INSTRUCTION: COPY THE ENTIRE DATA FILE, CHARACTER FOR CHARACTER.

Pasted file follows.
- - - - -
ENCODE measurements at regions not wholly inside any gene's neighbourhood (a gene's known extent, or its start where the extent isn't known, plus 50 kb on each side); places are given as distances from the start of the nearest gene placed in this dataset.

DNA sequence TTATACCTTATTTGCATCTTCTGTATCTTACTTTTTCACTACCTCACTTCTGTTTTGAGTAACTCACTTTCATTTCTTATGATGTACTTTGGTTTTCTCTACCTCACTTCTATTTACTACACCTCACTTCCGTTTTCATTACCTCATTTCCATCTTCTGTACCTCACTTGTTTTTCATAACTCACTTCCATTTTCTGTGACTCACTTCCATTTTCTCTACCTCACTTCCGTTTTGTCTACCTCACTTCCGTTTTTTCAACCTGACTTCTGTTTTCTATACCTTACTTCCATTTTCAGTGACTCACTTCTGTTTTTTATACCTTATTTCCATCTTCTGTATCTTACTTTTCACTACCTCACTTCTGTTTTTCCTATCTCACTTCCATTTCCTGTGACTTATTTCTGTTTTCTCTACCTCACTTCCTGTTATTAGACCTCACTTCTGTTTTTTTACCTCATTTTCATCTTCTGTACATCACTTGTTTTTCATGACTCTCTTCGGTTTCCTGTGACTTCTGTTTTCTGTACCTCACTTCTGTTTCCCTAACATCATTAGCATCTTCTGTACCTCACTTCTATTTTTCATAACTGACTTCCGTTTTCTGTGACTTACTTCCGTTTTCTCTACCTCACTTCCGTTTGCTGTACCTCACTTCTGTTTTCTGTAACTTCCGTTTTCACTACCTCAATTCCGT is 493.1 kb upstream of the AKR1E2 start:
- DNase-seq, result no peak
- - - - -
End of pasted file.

ENCODE measurements at regions not wholly inside any gene's neighbourhood (a gene's known extent, or its start where the extent isn't known, plus 50 kb on each side); places are given as distances from the start of the nearest gene placed in this dataset.

DNA sequence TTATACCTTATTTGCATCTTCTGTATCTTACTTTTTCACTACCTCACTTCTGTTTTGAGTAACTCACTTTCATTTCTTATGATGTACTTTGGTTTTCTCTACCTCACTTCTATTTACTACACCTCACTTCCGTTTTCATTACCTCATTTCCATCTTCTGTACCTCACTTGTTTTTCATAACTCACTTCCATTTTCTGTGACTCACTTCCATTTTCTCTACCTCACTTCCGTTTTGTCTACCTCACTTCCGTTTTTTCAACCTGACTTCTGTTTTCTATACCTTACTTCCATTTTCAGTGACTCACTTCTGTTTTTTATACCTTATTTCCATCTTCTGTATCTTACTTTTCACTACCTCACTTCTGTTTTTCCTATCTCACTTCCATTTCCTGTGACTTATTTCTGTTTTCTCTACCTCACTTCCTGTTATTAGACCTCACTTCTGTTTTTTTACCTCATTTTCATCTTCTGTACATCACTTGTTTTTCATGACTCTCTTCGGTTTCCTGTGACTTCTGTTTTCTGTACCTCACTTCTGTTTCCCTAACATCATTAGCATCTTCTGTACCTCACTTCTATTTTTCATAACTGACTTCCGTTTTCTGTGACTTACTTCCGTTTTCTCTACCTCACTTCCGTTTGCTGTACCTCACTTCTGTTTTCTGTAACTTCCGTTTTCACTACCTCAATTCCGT is 493.1 kb upstream of the AKR1E2 start:
- DNase-seq, result no peak